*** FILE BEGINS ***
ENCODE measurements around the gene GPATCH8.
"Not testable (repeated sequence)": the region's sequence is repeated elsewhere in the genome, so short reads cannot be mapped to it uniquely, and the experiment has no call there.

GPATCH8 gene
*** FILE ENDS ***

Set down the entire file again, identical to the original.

ENCODE measurements around the gene GPATCH8.
"Not testable (repeated sequence)": the region's sequence is repeated elsewhere in the genome, so short reads cannot be mapped to it uniquely, and the experiment has no call there.

GPATCH8 gene